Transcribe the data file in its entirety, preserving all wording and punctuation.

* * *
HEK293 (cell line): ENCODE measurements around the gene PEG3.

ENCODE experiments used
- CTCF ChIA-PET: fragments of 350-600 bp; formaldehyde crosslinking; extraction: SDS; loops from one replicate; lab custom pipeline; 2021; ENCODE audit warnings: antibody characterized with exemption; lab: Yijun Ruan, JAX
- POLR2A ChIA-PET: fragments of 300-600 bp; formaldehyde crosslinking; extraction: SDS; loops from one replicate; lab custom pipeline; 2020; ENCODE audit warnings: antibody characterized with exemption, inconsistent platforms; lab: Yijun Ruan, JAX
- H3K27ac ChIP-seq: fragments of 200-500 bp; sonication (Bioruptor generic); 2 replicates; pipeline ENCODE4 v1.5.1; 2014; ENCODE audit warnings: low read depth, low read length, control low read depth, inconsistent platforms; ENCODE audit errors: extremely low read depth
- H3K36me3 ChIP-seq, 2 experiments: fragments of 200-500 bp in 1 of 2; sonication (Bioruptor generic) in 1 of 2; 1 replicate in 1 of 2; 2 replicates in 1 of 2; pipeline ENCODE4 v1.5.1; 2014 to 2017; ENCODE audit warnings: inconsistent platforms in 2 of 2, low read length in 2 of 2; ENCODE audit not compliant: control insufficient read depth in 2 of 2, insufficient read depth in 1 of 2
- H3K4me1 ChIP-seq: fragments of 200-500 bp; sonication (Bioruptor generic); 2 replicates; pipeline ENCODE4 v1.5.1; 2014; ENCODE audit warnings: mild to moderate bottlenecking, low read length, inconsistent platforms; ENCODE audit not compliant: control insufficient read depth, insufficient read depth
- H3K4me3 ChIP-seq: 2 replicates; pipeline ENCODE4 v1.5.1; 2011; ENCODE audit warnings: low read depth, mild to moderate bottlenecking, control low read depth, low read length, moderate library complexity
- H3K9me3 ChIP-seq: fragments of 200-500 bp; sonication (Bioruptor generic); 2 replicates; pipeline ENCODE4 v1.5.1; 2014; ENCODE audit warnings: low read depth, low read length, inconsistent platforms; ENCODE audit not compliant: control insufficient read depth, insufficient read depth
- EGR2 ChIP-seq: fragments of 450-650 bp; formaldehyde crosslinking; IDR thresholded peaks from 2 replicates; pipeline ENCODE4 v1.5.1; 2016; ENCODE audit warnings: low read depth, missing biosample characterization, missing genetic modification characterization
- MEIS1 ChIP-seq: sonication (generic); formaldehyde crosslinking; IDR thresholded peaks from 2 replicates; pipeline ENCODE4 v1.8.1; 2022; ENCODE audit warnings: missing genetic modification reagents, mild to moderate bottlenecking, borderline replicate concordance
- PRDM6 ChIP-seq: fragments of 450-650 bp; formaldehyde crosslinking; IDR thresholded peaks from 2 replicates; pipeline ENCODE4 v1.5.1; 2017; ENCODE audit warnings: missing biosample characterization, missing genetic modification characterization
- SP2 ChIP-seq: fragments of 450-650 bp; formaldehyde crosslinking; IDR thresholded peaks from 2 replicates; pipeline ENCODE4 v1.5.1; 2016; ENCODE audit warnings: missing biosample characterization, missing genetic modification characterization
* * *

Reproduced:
HEK293 (cell line): ENCODE measurements around the gene PEG3.

ENCODE experiments used
- CTCF ChIA-PET: fragments of 350-600 bp; formaldehyde crosslinking; extraction: SDS; loops from one replicate; lab custom pipeline; 2021; ENCODE audit warnings: antibody characterized with exemption; lab: Yijun Ruan, JAX
- POLR2A ChIA-PET: fragments of 300-600 bp; formaldehyde crosslinking; extraction: SDS; loops from one replicate; lab custom pipeline; 2020; ENCODE audit warnings: antibody characterized with exemption, inconsistent platforms; lab: Yijun Ruan, JAX
- H3K27ac ChIP-seq: fragments of 200-500 bp; sonication (Bioruptor generic); 2 replicates; pipeline ENCODE4 v1.5.1; 2014; ENCODE audit warnings: low read depth, low read length, control low read depth, inconsistent platforms; ENCODE audit errors: extremely low read depth
- H3K36me3 ChIP-seq, 2 experiments: fragments of 200-500 bp in 1 of 2; sonication (Bioruptor generic) in 1 of 2; 1 replicate in 1 of 2; 2 replicates in 1 of 2; pipeline ENCODE4 v1.5.1; 2014 to 2017; ENCODE audit warnings: inconsistent platforms in 2 of 2, low read length in 2 of 2; ENCODE audit not compliant: control insufficient read depth in 2 of 2, insufficient read depth in 1 of 2
- H3K4me1 ChIP-seq: fragments of 200-500 bp; sonication (Bioruptor generic); 2 replicates; pipeline ENCODE4 v1.5.1; 2014; ENCODE audit warnings: mild to moderate bottlenecking, low read length, inconsistent platforms; ENCODE audit not compliant: control insufficient read depth, insufficient read depth
- H3K4me3 ChIP-seq: 2 replicates; pipeline ENCODE4 v1.5.1; 2011; ENCODE audit warnings: low read depth, mild to moderate bottlenecking, control low read depth, low read length, moderate library complexity
- H3K9me3 ChIP-seq: fragments of 200-500 bp; sonication (Bioruptor generic); 2 replicates; pipeline ENCODE4 v1.5.1; 2014; ENCODE audit warnings: low read depth, low read length, inconsistent platforms; ENCODE audit not compliant: control insufficient read depth, insufficient read depth
- EGR2 ChIP-seq: fragments of 450-650 bp; formaldehyde crosslinking; IDR thresholded peaks from 2 replicates; pipeline ENCODE4 v1.5.1; 2016; ENCODE audit warnings: low read depth, missing biosample characterization, missing genetic modification characterization
- MEIS1 ChIP-seq: sonication (generic); formaldehyde crosslinking; IDR thresholded peaks from 2 replicates; pipeline ENCODE4 v1.8.1; 2022; ENCODE audit warnings: missing genetic modification reagents, mild to moderate bottlenecking, borderline replicate concordance
- PRDM6 ChIP-seq: fragments of 450-650 bp; formaldehyde crosslinking; IDR thresholded peaks from 2 replicates; pipeline ENCODE4 v1.5.1; 2017; ENCODE audit warnings: missing biosample characterization, missing genetic modification characterization
- SP2 ChIP-seq: fragments of 450-650 bp; formaldehyde crosslinking; IDR thresholded peaks from 2 replicates; pipeline ENCODE4 v1.5.1; 2016; ENCODE audit warnings: missing biosample characterization, missing genetic modification characterization